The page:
Our results are only based on the first two cohorts of students who completed their UG or PG medical education at NOSM and were certified as FPs in Ontario. Cell size is small particularly for FPs in the NOSM/Other and Other/NOSM categories. The charter class was older, had more life experience, and had prior health care experience and many were already established in the north (e.g., the physician and/or his/her spouse/partner was previously or currently employed in northern Ontario), so some of the differences among medical school categories may disappear or strengthen as more cohorts are added. An ongoing tracking study is examining the association between other independent variables such as additional demographic characteristics (e.g., rural or northern background, marital status, social economic status) and other factors believed to influence practice characteristics (e.g., location, scope of practice), as well as recruitment and retention. A qualitative component will examine specifics of the medical education experience to investigate reasons for the choice of practice location of NOSM graduates and how the intended UG and PG program impacts may be improved. Furthermore, the tracking study will extend the current study to include subsequent cohorts and other medical specialties such as pediatrics and internal medicine. A complementary study  expanded the geographic coverage by examining practice location to all provinces of Canada for three cohorts of NOSM-educated family physicians. Another limitation of the study is that the time frame does not tell us much about retention, and subsequent studies will be needed to see if FPs are staying in rural or northern Ontario. Additionally, though the data used in this analysis is collected by the CPSO as part of their certification and yields a nearly perfect response rate of physicians, it is not without its limitations. The CPSO limits the type of data collected to that which is necessary for certification; thus, certain demographic information, which might help explain the results seen here, is missing from the data. Furthermore, conditions of our ethical approval and our data sharing agreement with the CPSO prevent us from linking their data with other datasets.
This study provides evidence that the first two cohorts of NOSM-educated FPs were more likely to have primary practices located in northern and rural Ontario, thus offering support for the theory of the rural pipeline for medical education. As more and more NOSM graduates enter independent practice, it will be essential to monitor if these practice location trends continue. In addition, it is important to investigate the effectiveness of the rural pipeline in other health care providers (e.g., dieticians, physician assistants) who are educated under a similar conceptual framework in other NOSM-administered programs [32, 33]. Finally, and perhaps most importantly, there is a need to evaluate over time if both NOSM medical and other NOSM health provider graduates have high rates of retention in these rural and northern regions.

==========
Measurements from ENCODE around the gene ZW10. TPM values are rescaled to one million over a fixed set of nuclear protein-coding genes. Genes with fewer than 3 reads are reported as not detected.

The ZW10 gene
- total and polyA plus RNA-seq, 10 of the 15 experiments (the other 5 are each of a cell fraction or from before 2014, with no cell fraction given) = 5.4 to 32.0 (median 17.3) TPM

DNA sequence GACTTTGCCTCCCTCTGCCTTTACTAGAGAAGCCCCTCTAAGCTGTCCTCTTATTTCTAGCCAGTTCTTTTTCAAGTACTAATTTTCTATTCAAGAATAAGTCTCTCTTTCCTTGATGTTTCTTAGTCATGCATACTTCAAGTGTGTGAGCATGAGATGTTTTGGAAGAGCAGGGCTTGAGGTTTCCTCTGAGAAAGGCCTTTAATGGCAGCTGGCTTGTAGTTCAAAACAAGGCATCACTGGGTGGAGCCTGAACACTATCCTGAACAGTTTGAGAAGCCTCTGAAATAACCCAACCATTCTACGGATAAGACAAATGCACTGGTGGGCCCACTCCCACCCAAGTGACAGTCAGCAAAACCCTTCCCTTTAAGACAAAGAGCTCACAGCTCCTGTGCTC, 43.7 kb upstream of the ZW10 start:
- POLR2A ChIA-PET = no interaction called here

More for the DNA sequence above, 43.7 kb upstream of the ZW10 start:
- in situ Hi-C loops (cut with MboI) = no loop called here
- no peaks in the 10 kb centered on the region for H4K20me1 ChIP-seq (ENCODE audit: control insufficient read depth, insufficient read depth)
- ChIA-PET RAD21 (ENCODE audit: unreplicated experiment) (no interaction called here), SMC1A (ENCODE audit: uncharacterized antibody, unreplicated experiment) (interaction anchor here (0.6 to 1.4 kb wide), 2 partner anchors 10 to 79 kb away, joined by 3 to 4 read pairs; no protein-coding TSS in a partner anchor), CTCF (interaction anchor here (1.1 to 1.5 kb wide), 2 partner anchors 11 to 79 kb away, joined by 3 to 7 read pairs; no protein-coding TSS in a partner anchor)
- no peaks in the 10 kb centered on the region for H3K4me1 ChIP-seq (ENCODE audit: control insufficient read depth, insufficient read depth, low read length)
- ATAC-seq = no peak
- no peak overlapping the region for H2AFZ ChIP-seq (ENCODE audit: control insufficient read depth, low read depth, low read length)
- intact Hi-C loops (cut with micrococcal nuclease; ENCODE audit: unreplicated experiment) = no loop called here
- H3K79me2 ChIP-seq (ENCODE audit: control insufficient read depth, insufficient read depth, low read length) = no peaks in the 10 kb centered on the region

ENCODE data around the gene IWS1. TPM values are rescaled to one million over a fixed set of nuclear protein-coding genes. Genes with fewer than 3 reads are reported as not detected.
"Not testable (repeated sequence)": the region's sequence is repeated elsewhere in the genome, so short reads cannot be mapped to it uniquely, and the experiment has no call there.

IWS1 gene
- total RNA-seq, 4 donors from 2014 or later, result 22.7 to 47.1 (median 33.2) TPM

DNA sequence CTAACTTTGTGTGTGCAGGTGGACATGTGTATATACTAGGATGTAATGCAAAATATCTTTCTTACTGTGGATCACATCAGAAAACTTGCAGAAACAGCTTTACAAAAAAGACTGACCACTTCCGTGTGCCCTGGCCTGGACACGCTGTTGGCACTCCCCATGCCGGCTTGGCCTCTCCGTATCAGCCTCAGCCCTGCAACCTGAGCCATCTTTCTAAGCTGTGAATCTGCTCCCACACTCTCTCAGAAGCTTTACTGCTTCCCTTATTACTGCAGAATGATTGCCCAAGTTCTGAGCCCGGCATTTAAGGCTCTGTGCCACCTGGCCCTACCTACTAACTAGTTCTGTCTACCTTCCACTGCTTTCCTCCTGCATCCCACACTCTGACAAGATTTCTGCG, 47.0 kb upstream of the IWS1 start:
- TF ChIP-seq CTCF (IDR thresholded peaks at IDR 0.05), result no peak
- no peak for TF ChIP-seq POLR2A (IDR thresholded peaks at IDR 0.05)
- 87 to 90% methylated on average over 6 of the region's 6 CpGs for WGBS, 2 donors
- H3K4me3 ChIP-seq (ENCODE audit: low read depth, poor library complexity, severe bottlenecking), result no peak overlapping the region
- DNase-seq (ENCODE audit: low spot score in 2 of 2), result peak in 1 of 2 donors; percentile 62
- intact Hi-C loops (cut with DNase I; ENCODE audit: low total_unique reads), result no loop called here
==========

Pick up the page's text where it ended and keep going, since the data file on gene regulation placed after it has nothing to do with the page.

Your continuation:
College of Family Physicians of Canada
Census metropolitan area
College of Physicians and Surgeons of Ontario
Local Health Integration Network
Northern Ontario School of Medicine
The authors wish to thank the College of Physicians and Surgeons of Ontario for providing the data. This work was supported by funds from the Ontario Ministry of Health and Long-Term Care Health Human Resources Strategy Division for the NOSM Tracking Study. The authors appreciate the advice and support of our colleagues at the Northern Ontario School of Medicine and Centre for Rural and Northern Health Research. The views expressed in the publication are those of the authors and do not necessarily reflect that of the College of Physicians and Surgeons of Ontario, the Ontario Ministry of Health and Long-Term Care, or the Northern Ontario School of Medicine.
This work was supported by the Ontario Ministry of Health and Long-Term Care [Health System Research Fund grant 04254SB].
Availability of data and materials
The data that support the findings of this study are available from the College of Physicians and Surgeons of Ontario, but restrictions apply to the availability of these data, which were used under license for the current study, and so are not publicly available. Data are however available from the authors upon reasonable request and with permission of the College of Physicians and Surgeons of Ontario.
EW, JH, and PT contributed to the conceptualization of the study design, analysis, and interpretation of the data, with EW and PT responsible for data extraction. All authors have contributed to the writing and revision of the manuscript, have given final approval for publication, and have agreed to act as guarantors of the work.
The authors declare that they have no competing interests.
Consent for publication
Ethics approval and consent to participate
This study was approved by the Laurentian University Research Ethics Board (certificate approval # 2014-05-06).
Open AccessThis article is distributed under the terms of the Creative Commons Attribution 4.0 International License (http://creativecommons.org/licenses/by/4.0/), which permits unrestricted use, distribution, and reproduction in any medium, provided you give appropriate credit to the original author(s) and the source, provide a link to the Creative Commons license, and indicate if changes were made. The Creative Commons Public Domain Dedication waiver (http://creativecommons.org/publicdomain/zero/1.0/) applies to the data made available in this article, unless otherwise stated.